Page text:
I had expected that boarding would take time and involve queuing, so was not overly concerned by the fact the sailing time had been and gone. At worst, I figured that if the ship left without me, I would at be at the front of the queue when it returned! And besides, as I had only booked barely 3 days previously, I was expecting to be amongst the very last people boarding.


It had been a long few months and the inevitable discovery that I was not as young as I once was had come early in the new year. The second half of 2011 had been extremely tough and busy in many respects, whilst the candle had not so much been burning from both ends as blow-torched. Though I didn't realise it at the time, physically, mentally and emotionally I was ******, and when I tried to resume life and work after a short Christmas break my body decided that it somehow owed allegiance to Bob Crow and had promptly gone on strike.

All plans and a move to a new country for work immediately went on long-term hold. The first couple of months were pretty grim, and I was essentially incapable of anything. Happily numerous assorted tests and scans had confirmed nothing seriously wrong, at least in a physical sense, and once I had eventually stopped vomiting the concentrate was on other symptoms. Thus I was treated for a viral attack of the nervous system, chronic migraine and a virus of the nervous system allied with a probable combination of some or all of stress, exhaustion, depression and fatigue. My head was given time to make a slow re-boot – twice after the first time ended in the human equivalent of the blue windows screen of death - and I was ordered to accept a long slow convalescence and recovery.

After about 3 months, though still very much up-and-down I was definitely improving, and my daily cocktail of medicine had been reduced to a still ridiculous, but frankly more manageable 13 tablets a day. General opinion was that there was nothing else to be done for me except that I needed time to relax and hopefully slowly recover. At that point, my full calender of medical appointments in assorted establishments were replaced with simply occasional routine check-ups and tinkering of tablets.. I had started pondering where I could go to recover, ideally to be out in the country a bit, get some air and exercise but also somewhere I could easily collapse and hide in more worse moments. With no obvious alternative, I resigned myself to extending my period stuck at the family home in Berkshire: good in some respects especially when I was really struggling, but quite restricting and soul destroying now I was in recovery. And then somebody had said something: why do you need to convalesce there? Why not come here and stay instead? Here was not somewhere that had crossed my mind. Here was far away. And thus the unlikely idea had slowly formed, before being extinguished about a week previously on logistical grounds.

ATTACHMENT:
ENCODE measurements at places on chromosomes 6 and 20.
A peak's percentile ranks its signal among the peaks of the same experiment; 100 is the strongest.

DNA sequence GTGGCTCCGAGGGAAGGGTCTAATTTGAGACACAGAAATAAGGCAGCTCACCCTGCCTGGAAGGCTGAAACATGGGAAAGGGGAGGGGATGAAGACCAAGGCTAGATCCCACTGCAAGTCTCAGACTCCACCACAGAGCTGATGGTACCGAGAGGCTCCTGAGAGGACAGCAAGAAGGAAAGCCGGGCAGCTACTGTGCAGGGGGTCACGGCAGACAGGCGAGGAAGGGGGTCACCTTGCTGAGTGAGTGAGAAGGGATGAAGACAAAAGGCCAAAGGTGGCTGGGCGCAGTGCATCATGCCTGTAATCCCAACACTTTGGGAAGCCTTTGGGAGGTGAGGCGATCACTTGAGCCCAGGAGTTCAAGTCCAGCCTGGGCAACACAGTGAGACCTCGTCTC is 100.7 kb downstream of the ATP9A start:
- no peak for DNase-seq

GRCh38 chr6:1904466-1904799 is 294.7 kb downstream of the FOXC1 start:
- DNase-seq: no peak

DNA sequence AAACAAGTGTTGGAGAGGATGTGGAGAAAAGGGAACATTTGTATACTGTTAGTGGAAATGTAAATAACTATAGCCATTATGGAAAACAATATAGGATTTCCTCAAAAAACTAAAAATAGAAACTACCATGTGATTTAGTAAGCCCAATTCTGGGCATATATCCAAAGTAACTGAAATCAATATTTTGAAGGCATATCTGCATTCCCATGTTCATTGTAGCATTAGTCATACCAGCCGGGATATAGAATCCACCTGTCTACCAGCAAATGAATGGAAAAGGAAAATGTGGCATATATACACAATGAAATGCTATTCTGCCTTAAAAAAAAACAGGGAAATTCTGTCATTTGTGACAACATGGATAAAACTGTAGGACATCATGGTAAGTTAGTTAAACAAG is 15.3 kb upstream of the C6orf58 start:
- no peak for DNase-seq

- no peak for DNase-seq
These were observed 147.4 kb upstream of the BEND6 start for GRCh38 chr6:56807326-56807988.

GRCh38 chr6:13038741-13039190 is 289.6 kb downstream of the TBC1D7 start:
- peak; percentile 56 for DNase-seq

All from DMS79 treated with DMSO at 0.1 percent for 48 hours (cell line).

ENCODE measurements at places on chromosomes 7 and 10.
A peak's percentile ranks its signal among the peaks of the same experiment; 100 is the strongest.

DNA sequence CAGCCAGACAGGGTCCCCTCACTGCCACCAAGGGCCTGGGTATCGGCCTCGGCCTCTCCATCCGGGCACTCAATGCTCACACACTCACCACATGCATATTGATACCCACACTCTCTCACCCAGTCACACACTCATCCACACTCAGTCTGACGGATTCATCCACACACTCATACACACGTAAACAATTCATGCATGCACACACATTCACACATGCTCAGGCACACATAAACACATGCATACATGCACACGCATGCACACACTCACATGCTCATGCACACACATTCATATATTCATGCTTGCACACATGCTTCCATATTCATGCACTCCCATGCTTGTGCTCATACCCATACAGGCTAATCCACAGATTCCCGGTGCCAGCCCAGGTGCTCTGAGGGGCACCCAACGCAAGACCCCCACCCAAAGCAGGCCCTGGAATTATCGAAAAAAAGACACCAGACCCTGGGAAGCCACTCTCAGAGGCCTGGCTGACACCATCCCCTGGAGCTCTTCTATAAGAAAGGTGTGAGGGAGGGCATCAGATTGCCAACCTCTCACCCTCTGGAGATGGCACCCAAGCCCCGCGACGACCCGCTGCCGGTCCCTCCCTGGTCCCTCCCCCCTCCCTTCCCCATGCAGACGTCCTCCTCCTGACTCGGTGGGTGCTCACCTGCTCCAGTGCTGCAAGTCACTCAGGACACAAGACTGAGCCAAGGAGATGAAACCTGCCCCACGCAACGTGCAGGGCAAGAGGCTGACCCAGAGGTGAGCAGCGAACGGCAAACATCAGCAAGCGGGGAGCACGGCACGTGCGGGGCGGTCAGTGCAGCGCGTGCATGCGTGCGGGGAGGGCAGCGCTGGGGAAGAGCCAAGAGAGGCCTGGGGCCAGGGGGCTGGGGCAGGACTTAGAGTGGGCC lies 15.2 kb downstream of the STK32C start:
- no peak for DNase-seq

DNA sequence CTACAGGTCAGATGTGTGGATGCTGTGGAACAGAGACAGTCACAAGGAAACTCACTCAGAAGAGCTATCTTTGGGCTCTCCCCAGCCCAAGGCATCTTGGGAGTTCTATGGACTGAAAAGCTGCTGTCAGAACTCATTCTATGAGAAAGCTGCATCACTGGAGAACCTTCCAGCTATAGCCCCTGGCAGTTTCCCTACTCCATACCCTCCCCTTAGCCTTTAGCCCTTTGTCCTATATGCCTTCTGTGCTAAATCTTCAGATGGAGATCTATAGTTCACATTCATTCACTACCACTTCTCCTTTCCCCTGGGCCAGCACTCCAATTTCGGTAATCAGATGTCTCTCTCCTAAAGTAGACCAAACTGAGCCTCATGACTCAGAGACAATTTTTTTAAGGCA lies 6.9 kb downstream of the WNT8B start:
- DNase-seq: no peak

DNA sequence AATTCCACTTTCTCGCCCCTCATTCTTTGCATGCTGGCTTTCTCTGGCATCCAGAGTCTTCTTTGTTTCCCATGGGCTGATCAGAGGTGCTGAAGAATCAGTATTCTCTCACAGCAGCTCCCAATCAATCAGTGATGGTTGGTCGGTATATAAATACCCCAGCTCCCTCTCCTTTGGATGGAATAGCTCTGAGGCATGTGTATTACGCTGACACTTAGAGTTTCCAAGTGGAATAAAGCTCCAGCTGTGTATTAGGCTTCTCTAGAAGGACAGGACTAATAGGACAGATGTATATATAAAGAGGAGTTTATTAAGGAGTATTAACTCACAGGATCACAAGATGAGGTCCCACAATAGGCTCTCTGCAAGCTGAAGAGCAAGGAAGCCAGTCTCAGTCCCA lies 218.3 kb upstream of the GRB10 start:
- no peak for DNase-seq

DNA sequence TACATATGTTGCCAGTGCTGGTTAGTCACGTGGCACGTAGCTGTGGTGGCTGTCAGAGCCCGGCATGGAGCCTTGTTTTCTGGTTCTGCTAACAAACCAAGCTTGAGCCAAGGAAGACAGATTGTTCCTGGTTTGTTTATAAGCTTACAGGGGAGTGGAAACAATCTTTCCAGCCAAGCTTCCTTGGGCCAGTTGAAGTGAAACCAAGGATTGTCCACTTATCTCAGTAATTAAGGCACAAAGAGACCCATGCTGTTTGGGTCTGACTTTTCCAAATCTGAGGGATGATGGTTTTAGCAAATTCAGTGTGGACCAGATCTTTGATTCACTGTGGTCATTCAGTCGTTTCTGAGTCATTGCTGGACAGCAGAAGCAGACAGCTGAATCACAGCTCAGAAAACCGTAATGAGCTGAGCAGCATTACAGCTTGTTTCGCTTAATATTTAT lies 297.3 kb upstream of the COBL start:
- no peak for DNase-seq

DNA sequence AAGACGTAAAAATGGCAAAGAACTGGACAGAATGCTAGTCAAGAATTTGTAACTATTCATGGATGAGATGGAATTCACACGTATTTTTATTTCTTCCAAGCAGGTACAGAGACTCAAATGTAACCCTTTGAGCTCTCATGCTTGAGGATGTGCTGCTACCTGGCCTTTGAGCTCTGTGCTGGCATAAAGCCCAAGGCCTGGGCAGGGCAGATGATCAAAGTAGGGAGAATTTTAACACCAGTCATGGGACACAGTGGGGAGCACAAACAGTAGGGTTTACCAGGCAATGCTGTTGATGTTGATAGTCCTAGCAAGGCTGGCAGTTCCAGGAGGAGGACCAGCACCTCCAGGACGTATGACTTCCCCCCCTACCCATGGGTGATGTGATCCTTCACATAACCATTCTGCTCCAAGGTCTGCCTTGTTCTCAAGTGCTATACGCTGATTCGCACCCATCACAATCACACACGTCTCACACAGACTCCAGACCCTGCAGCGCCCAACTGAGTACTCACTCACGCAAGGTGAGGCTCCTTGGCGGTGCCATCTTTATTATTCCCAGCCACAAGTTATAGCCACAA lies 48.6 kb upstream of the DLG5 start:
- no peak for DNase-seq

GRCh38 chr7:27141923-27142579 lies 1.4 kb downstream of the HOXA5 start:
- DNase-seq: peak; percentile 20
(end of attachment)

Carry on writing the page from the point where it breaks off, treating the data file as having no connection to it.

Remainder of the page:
Then, on Monday morning I was suddenly phoned out of the blue and asked if I was still interested in a cabin. One had suddenly become available. There wasn't really time to think much and the timing was not ideal, but the price was good and though I knew it was potentially a really stupid thing to do, something strange came over me and I thought “what the heck, why not?”. Twenty minutes later I had said yes, supplied my details and handed over my credit card number. On Tuesday, the payment was confirmed and I received my cabin etc details. Wednesday I had some checks to confirm that medically, I should be fine to travel and was given their blessing. Unexpectedly, It was suddenly real; happening. And I had lots of things that needed to be done and not much time to do them in, and my head was starting to hurt in a different way.

All of which is a roundabout way of explaining why, less than 48 hours after that green light, I had travelled down to Southampton and was now stood on the deck of the Queen Mary 2 watching Ikea slowly fade into the distance, on the seasons first Westbound sailing to New York.


And, as some of you will be pleased to know - and others utterly confused - even Clive (though he is useless at blogging) was along for the journey.


Posted by Gelli 02:52 Archived in United Kingdom Tagged boats transatlantic